On a fortuitous day six years ago, when Gaurav Mehta decided to stick an antique Imperial era coin on to his watch dial to create a new bespoke watch, he was unaware that it would plant a seed of an innovative luxury start-up. While Titan is a huge player in the mass to premium watch segment, there really is no Indian brand that could boast any significant presence in the premium to luxury market.
First, friends asked him to make watches like his for them, then news spread by word-of-mouth and he had others knocking at his door. Gradually, he found himself flirting with the idea of bringing together his love for antique coins and watches. Jaipur Watch Company, set up in 2013, has since grown to span a wide segment of watches beyond its USP of coin watches: bespoke watches; hand-engraved watches; the ones with hand-painted dials; watches studded with feathers and precious stones.
The watch brand is not just named after the city Mehta comes from, but also draws from Jaipur’s craftsmanship heritage and its long history of royal lifestyle that merged history and luxury like no other. Mehta has now expanded his business to include a manufacturing base in Bangalore, where his team creates bespoke gold watches as well as manufactures timepieces for other brands. While a Jaipur Watch Company’s prêt watch can go from Rs 16,000 to Rs 55,000, its bespoke watch sells for anywhere between Rs 2.5 lakh to Rs 24 lakh (his most expensive watch, which was studded with baguettes and sapphires).
Considered a maverick in the world of Indian luxury, Mehta portrays an easy demeanor. On the Sunday that I caught up with him for a conversation, he is togged in a Jaipur waistcoat over a white shirt and blue denims. He drives in, not in a fancy car but in a cab driven by one of the women drivers of Priyadarshini Taxi Service, Mumbai’s only women-led cab company, “because the drivers are far more sincere and polite,” he smiles. He talks about his motivations, fighting perceptions, and the best of his bespoke collection.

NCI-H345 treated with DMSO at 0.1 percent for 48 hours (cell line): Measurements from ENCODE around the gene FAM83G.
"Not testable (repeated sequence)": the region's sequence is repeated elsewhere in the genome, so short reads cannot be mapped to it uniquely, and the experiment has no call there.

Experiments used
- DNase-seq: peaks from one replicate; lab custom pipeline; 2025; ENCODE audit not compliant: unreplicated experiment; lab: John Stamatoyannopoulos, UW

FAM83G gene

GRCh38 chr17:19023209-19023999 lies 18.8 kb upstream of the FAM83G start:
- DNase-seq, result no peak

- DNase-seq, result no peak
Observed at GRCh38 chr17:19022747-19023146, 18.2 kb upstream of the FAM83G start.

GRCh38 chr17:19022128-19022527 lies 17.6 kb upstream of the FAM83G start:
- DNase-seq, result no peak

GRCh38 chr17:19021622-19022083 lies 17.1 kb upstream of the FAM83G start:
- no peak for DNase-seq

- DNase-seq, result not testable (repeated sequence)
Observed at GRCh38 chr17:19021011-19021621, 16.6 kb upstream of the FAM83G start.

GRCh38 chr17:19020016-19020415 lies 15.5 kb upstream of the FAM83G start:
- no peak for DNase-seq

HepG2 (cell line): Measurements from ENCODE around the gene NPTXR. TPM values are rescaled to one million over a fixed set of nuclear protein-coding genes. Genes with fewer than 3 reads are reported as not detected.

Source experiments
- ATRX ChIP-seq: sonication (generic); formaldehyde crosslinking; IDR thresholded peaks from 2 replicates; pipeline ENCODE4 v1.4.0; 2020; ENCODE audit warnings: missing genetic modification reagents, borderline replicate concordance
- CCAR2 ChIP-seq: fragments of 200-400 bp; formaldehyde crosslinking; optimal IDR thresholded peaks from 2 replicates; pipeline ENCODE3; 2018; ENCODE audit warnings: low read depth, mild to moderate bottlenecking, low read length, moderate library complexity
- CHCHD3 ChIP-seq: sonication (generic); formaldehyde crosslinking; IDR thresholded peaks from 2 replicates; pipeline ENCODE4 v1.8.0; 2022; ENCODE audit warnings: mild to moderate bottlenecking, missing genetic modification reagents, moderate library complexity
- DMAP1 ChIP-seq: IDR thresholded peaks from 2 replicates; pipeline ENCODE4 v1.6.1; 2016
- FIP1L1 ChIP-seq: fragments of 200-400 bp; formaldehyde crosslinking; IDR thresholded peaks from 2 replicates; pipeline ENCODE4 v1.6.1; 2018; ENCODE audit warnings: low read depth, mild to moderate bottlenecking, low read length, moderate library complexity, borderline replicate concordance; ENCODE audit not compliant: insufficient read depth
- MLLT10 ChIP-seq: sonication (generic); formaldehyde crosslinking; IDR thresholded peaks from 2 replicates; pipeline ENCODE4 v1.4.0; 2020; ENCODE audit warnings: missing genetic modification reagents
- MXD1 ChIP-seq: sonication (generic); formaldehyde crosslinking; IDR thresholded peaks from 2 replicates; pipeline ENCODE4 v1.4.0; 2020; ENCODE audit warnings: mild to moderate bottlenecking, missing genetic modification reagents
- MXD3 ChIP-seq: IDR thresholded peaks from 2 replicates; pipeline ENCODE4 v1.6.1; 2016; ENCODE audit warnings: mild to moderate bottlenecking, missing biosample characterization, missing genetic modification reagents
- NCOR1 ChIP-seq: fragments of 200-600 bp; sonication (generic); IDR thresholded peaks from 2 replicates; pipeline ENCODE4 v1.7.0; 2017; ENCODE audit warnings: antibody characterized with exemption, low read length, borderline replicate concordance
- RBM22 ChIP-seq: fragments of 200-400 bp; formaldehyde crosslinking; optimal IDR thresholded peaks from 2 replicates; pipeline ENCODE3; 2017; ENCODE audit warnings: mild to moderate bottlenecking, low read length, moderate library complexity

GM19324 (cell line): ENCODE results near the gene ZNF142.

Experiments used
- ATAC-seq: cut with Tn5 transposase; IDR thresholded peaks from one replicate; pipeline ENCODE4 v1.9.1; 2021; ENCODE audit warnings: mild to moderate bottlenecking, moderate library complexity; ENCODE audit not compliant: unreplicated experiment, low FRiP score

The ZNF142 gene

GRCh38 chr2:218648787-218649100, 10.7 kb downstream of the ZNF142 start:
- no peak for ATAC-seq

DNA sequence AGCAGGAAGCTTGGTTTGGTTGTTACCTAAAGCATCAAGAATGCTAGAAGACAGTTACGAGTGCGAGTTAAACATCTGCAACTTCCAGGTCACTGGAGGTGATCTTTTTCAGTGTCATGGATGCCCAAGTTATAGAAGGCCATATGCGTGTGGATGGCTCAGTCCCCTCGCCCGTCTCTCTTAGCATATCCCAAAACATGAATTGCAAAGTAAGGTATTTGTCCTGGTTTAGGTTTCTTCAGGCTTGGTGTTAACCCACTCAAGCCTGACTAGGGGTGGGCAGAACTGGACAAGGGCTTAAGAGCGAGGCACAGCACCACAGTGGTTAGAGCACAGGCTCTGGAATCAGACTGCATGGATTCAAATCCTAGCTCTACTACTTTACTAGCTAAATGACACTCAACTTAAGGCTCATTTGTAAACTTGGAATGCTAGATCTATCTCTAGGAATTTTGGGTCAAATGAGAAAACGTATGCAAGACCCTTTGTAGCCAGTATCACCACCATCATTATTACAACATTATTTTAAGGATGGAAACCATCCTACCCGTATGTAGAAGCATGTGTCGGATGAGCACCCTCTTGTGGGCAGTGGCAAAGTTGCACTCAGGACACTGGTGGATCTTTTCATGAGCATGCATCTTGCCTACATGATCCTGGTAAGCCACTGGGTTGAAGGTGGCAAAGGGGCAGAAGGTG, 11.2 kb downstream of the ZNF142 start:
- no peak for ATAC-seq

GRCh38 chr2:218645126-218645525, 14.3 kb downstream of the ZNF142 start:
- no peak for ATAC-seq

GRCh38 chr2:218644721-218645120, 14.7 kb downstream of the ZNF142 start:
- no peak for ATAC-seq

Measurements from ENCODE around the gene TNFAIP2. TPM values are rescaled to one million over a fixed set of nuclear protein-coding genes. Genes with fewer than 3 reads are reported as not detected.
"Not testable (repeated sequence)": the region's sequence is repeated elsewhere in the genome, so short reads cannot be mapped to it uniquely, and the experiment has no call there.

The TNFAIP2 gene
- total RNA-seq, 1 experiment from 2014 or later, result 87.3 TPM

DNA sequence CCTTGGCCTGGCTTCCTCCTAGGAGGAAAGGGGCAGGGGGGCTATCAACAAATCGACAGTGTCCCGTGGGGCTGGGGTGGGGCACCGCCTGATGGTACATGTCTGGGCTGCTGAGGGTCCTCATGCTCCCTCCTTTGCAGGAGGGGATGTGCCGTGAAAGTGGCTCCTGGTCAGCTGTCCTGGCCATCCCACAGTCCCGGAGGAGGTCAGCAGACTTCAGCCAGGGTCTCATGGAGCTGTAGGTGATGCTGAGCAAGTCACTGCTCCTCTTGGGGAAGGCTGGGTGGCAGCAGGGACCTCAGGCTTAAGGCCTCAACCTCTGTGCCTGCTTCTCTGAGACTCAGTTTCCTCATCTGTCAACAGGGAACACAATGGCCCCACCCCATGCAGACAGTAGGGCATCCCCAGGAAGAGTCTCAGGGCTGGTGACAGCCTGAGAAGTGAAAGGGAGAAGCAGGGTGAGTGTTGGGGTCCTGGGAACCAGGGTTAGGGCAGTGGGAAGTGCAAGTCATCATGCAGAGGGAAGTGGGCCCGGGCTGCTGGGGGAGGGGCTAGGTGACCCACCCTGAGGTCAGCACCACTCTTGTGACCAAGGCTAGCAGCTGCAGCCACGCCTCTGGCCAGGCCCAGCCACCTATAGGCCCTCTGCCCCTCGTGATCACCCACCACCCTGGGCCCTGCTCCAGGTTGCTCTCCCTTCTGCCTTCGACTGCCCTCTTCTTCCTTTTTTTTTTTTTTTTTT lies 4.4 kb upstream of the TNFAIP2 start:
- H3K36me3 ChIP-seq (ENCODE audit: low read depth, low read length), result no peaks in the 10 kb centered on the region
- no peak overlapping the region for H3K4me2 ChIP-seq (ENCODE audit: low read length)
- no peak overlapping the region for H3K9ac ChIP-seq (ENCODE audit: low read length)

When you set up Jaipur Watch Co. your idea was to concentrate on creating luxury coin watches. How did you think of marrying your two passions—coins and watches?
I don’t remember a time when I wasn’t opening up watches to see how they functioned. Over the years, I have collected several vintage watches including HMTs and Omegas. I remember opening up an HMT quartz watch to explore its mechanism. A one paisa coin from the George VI era, with a hole in the centre (during World War II, the coins minted in Britain had a rather large hole in the centre to save the treasury some money) was lying close at hand. On a whim, I stuck the coin within the dial of the watch. Compliments and enquiries poured in. Eventually, I made and sold watches studded with antique coins, which we continue to source from antique shops, auction houses and numismatic societies. The coins had to be uncirculated ones, preferably with no scratches on them. Even today, I make sure that each coin is usable. Of course, eventually, we expanded into creating all kinds of watches.
What were the initial days of setting up the Jaipur Watch Company like?
Well, I had the tough task of raising capital for an idea that seemed weird. I went to my dad with the idea and he said, “You kindly find your own way” (laughs). So, I sold off my car and my first business of risk management and insurance, to raise the capital. I googled to check how watches can be made and travelled to Switzerland, where I took those touristy watch factory visits. I realized that Swiss watches could prove to be too expensive.
Since I found no one in India, I ended up going to the Hong Kong Watch Fair where I discovered at least 700 manufacturers who had the ability to produce the kind of watches I wanted. I chose to work with an industry veteran, a 75-year-old gentleman who had been in the business for the past 50 years. I had to negotiate with him to make 300 watches in six designs, with 50 pieces of each design, a tough task because China believes in mass producing.